Other Southern Baptists, however, said after Trump’s speech nothing had changed for them – they still would not vote for the Republican nominee in spite of Clinton’s advocacy for abortion rights and other liberal policies.
“I have heard nothing tonight that would persuade me to change my mind & vote 4 @realDonaldTrump,” Danny Akin, president of Southeastern Baptist Theological Seminary, tweeted. “The saddest political situation in my life.”
Denny Burk, the new president of the Council on Biblical Manhood and Womanhood and professor of biblical studies at Boyce College, the undergraduate school of Southern Baptist Theological Seminary, said #NeverTrump should not be finished.
“The party belongs to him, and the GOP as we have known it is officially dead,” Burk wrote in a blog post July 21.
“If ever the country needed its statesmen to be men of courage, it is right now. … I ask you not to make your peace with the convention’s outcome. You should actively oppose the candidate through the general election,” Burk wrote.
During his speech, Trump expressed gratitude to the “evangelical and religious community,” saying, “I’ll tell you what, the support they’ve given me – and I’m not sure I totally deserve it – has been so amazing and has had such a big reason for me being here tonight.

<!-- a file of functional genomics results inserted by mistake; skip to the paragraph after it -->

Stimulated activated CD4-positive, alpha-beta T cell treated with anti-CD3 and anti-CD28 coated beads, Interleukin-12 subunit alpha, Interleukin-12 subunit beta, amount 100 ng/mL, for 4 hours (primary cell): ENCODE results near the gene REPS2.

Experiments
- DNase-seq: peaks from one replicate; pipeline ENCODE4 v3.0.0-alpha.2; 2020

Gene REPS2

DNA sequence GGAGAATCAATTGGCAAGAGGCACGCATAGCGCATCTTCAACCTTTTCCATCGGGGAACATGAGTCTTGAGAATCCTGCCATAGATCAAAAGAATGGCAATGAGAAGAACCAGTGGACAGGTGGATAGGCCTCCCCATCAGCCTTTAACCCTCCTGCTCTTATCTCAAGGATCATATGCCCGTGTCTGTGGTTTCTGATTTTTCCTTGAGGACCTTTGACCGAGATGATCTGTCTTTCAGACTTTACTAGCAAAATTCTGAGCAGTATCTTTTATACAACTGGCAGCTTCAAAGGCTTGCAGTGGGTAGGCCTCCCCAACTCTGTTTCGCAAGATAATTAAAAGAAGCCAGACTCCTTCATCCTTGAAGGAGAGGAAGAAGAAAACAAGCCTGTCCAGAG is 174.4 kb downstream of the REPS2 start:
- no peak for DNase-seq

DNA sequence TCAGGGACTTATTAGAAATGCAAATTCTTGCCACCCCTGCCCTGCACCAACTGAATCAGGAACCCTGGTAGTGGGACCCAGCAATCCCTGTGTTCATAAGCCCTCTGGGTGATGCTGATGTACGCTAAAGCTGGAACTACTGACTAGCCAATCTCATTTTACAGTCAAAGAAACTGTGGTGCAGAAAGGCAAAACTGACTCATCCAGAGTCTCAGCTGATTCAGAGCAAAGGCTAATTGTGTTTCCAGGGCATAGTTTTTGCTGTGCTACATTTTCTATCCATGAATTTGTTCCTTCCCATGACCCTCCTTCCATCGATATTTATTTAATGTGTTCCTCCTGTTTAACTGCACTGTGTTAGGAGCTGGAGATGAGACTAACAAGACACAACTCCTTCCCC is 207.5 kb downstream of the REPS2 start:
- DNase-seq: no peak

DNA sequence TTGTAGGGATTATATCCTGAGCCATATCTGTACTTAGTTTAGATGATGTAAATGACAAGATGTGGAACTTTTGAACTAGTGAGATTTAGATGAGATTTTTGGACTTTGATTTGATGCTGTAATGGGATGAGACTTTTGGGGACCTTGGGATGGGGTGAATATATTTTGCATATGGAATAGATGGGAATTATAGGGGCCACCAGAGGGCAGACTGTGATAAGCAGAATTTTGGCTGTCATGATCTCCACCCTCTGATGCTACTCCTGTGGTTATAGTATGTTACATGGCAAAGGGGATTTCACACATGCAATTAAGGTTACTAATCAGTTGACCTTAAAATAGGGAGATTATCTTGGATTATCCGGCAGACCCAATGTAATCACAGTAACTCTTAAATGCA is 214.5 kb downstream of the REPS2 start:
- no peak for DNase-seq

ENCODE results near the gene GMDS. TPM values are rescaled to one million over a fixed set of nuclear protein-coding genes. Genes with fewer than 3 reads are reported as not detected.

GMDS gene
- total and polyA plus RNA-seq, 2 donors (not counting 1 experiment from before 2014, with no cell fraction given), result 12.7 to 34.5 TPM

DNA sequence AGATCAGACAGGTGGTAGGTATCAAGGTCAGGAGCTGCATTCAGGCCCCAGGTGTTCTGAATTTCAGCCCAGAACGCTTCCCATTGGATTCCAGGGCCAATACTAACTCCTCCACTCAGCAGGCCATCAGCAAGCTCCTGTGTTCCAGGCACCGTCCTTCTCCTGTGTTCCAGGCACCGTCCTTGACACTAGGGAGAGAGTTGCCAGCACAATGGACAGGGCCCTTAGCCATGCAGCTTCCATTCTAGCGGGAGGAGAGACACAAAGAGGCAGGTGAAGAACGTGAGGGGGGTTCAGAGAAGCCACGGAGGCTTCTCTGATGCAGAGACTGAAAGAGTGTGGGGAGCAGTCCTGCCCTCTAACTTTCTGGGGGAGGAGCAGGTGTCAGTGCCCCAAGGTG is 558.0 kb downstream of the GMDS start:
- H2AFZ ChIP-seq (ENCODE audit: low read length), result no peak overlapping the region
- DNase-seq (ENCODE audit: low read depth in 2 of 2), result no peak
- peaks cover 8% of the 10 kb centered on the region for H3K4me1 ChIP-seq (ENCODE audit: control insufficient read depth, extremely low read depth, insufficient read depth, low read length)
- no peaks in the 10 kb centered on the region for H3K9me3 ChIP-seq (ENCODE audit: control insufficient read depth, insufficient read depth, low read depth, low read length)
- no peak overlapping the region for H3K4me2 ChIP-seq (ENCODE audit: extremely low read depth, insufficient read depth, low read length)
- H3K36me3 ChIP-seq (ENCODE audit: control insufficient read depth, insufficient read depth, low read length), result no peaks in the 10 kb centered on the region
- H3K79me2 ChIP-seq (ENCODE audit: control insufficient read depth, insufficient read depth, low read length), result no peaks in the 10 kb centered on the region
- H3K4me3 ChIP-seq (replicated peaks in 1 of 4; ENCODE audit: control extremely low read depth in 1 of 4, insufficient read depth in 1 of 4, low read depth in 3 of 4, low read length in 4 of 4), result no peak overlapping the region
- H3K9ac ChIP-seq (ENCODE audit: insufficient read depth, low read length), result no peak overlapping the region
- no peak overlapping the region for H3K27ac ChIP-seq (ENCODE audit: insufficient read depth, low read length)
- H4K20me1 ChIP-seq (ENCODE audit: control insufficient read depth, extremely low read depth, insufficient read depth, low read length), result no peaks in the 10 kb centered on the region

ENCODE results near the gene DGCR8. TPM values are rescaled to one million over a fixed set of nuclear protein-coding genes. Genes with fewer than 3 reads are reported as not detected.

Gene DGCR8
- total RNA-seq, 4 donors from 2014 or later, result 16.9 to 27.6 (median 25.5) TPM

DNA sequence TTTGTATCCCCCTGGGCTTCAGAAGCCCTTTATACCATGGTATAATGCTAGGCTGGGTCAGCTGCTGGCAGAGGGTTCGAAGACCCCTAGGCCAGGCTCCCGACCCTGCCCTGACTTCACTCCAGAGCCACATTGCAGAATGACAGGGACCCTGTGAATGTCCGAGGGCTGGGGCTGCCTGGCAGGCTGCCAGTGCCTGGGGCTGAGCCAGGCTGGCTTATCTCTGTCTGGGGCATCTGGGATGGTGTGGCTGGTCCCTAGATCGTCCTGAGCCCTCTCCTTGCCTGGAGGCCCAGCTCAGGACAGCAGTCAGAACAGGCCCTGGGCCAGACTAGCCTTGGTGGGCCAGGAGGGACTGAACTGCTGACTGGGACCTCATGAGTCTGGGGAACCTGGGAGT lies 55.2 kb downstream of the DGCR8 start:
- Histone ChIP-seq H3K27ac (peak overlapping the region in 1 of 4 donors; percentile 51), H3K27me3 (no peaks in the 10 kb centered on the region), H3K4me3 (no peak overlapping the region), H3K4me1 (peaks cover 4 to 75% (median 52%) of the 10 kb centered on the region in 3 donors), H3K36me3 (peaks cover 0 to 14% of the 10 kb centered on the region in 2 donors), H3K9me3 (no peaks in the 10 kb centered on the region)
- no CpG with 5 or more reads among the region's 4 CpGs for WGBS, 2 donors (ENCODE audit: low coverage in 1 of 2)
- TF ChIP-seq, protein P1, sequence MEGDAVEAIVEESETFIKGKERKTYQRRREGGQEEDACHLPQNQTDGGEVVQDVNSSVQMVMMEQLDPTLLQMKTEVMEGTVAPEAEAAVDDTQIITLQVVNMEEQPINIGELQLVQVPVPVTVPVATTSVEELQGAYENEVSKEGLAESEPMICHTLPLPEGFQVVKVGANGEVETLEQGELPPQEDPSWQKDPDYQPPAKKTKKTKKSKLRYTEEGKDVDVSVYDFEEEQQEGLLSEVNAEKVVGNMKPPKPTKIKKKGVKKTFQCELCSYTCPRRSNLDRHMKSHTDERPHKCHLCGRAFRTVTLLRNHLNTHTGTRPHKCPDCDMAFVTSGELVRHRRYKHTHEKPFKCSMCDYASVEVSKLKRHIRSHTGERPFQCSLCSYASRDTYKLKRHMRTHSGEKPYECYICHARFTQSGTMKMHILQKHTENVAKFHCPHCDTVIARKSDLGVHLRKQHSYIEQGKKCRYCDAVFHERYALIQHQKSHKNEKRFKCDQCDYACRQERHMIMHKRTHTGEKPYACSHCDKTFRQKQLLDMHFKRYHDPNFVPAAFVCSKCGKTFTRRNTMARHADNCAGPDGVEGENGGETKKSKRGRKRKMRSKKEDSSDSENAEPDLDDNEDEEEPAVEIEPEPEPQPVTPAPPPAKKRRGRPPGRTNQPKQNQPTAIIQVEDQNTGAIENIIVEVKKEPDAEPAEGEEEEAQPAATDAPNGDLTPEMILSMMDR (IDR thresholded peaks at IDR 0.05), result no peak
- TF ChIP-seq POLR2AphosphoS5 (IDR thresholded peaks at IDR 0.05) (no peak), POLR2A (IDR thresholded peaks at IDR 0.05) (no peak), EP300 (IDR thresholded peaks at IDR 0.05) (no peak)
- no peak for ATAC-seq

“They have much to contribute to our politics, yet our laws prevent you from speaking your minds from your own pulpits,” he said, referring to the Johnson Amendment, a 1954 law that bars churches and other tax-exempt organizations from endorsing political candidates.
“I am going to work very hard to repeal that language and protect free speech for all Americans,” Trump told the GOP audience.
Describing himself as “the law-and-order candidate,” Trump said things will change when he is sworn in as president Jan. 20. “[S]afety will be restored” and “Americans will finally wake up in a country where the laws of the United States are enforced,” he said.
In contrast to Clinton, he promised “to build a great border wall to stop illegal immigration, to stop the gangs and the violence, and to stop the drugs from pouring into our communities.”
Trump also called for suspension of immigration “from any nation that has been compromised by terrorism until such time as proven vetting mechanisms have been put in place.”
The Republican nominee also promised:
- To replace the late conservative Supreme Court Justice Antonin Scalia with “a person of similar views, principles and judicial philosophies.”
- To repeal “Obamacare,” the 2010 health care law.
- To rebuild the military.
- To lift limitations on energy production.
- The enforcement of all trade violations by other countries.
Another Thursday speaker, PayPal cofounder and Trump supporter Peter Thiel, told delegates, “I am proud to be gay. I am proud to be a Republican. But most of all I am proud to be an American.”
Thiel also seemed to minimize the controversy over the Obama administration’s May directive requiring schools to permit transgender students to use the restrooms and locker rooms of their gender identity instead of their biological sex. He said, “Now we are told that the great debate is about who gets to use which bathroom. This is a distraction from our real problems. Who cares?”